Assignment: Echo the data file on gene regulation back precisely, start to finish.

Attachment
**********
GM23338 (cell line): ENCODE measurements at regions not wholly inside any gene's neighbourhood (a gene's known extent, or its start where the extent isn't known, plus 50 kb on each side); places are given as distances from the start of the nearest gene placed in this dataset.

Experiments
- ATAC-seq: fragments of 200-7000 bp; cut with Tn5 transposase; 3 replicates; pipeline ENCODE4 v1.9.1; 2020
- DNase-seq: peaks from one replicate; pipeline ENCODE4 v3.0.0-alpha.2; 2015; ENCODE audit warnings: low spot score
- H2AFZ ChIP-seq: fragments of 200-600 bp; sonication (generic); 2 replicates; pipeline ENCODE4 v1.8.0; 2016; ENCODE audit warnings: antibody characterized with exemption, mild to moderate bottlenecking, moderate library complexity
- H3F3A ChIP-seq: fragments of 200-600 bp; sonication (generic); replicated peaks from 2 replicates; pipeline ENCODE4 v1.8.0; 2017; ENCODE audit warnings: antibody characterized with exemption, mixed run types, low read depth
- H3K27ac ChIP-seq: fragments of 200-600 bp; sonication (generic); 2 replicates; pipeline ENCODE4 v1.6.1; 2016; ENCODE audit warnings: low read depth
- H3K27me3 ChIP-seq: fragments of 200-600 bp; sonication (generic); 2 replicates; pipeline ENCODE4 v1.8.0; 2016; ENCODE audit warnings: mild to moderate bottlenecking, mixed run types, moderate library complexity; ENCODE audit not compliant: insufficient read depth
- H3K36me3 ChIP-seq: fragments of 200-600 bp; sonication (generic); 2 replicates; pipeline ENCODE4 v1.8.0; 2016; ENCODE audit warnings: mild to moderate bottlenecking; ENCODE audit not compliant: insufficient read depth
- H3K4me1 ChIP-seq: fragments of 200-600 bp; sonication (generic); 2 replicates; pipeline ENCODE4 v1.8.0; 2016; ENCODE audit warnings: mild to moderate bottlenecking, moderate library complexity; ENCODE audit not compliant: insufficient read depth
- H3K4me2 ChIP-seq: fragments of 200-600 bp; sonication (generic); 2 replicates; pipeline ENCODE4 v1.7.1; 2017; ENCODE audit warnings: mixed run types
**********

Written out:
GM23338 (cell line): ENCODE measurements at regions not wholly inside any gene's neighbourhood (a gene's known extent, or its start where the extent isn't known, plus 50 kb on each side); places are given as distances from the start of the nearest gene placed in this dataset.

Experiments
- ATAC-seq: fragments of 200-7000 bp; cut with Tn5 transposase; 3 replicates; pipeline ENCODE4 v1.9.1; 2020
- DNase-seq: peaks from one replicate; pipeline ENCODE4 v3.0.0-alpha.2; 2015; ENCODE audit warnings: low spot score
- H2AFZ ChIP-seq: fragments of 200-600 bp; sonication (generic); 2 replicates; pipeline ENCODE4 v1.8.0; 2016; ENCODE audit warnings: antibody characterized with exemption, mild to moderate bottlenecking, moderate library complexity
- H3F3A ChIP-seq: fragments of 200-600 bp; sonication (generic); replicated peaks from 2 replicates; pipeline ENCODE4 v1.8.0; 2017; ENCODE audit warnings: antibody characterized with exemption, mixed run types, low read depth
- H3K27ac ChIP-seq: fragments of 200-600 bp; sonication (generic); 2 replicates; pipeline ENCODE4 v1.6.1; 2016; ENCODE audit warnings: low read depth
- H3K27me3 ChIP-seq: fragments of 200-600 bp; sonication (generic); 2 replicates; pipeline ENCODE4 v1.8.0; 2016; ENCODE audit warnings: mild to moderate bottlenecking, mixed run types, moderate library complexity; ENCODE audit not compliant: insufficient read depth
- H3K36me3 ChIP-seq: fragments of 200-600 bp; sonication (generic); 2 replicates; pipeline ENCODE4 v1.8.0; 2016; ENCODE audit warnings: mild to moderate bottlenecking; ENCODE audit not compliant: insufficient read depth
- H3K4me1 ChIP-seq: fragments of 200-600 bp; sonication (generic); 2 replicates; pipeline ENCODE4 v1.8.0; 2016; ENCODE audit warnings: mild to moderate bottlenecking, moderate library complexity; ENCODE audit not compliant: insufficient read depth
- H3K4me2 ChIP-seq: fragments of 200-600 bp; sonication (generic); 2 replicates; pipeline ENCODE4 v1.7.1; 2017; ENCODE audit warnings: mixed run types